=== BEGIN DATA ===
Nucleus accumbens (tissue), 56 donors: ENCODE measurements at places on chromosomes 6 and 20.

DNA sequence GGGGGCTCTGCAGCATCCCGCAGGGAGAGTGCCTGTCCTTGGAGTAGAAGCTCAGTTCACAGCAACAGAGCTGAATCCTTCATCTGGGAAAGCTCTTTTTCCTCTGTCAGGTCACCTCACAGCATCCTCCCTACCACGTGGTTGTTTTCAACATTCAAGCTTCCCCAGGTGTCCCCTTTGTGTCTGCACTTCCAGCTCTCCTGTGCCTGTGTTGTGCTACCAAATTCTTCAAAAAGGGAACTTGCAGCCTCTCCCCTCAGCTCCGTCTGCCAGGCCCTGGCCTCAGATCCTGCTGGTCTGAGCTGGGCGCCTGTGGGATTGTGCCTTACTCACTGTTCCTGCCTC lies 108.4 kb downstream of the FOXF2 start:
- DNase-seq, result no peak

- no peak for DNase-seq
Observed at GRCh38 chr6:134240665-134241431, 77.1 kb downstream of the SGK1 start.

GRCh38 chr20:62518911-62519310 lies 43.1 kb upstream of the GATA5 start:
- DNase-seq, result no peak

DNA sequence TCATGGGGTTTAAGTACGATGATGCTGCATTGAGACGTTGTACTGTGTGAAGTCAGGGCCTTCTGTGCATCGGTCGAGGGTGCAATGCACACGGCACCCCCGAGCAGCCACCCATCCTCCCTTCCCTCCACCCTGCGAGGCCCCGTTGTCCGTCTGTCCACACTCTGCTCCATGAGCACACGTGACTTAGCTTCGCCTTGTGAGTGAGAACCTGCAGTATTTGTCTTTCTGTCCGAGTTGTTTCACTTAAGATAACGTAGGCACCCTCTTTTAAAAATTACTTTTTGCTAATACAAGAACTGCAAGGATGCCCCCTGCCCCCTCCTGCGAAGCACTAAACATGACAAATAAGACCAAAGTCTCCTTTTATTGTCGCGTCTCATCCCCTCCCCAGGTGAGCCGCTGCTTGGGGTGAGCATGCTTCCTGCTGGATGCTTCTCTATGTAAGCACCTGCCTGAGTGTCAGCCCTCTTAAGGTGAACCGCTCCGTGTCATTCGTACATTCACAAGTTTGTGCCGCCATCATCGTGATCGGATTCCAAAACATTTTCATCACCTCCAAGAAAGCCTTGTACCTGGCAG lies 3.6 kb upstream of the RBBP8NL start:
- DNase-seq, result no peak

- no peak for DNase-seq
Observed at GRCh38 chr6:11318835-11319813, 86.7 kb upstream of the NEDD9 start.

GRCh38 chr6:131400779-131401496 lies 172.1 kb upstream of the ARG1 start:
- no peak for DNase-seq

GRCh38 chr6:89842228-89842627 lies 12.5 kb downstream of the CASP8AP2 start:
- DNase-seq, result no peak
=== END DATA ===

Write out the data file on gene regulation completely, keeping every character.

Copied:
Nucleus accumbens (tissue), 56 donors: ENCODE measurements at places on chromosomes 6 and 20.

DNA sequence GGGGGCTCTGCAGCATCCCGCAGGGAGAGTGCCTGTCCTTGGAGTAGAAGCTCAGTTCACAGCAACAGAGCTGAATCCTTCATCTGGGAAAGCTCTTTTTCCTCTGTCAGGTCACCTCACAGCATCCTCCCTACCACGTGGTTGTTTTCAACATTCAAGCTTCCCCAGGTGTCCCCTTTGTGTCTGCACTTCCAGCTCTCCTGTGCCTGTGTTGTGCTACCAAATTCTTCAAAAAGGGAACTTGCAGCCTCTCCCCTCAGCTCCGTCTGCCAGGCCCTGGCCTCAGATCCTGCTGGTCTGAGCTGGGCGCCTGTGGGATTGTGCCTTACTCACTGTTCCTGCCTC lies 108.4 kb downstream of the FOXF2 start:
- DNase-seq, result no peak

- no peak for DNase-seq
Observed at GRCh38 chr6:134240665-134241431, 77.1 kb downstream of the SGK1 start.

GRCh38 chr20:62518911-62519310 lies 43.1 kb upstream of the GATA5 start:
- DNase-seq, result no peak

DNA sequence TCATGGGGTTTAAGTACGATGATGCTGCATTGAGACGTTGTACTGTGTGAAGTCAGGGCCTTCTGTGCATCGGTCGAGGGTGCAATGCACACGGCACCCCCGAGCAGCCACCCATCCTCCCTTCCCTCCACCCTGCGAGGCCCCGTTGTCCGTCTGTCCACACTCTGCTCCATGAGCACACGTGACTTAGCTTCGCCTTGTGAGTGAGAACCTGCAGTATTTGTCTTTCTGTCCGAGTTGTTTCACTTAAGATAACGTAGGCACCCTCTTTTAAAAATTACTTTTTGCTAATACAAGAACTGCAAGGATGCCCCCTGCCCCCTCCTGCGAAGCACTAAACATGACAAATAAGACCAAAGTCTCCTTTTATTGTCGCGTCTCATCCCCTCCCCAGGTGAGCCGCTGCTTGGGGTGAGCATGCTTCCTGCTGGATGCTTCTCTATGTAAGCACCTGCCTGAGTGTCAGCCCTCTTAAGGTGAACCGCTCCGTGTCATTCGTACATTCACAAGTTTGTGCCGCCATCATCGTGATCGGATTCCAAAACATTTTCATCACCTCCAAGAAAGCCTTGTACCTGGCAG lies 3.6 kb upstream of the RBBP8NL start:
- DNase-seq, result no peak

- no peak for DNase-seq
Observed at GRCh38 chr6:11318835-11319813, 86.7 kb upstream of the NEDD9 start.

GRCh38 chr6:131400779-131401496 lies 172.1 kb upstream of the ARG1 start:
- no peak for DNase-seq

GRCh38 chr6:89842228-89842627 lies 12.5 kb downstream of the CASP8AP2 start:
- DNase-seq, result no peak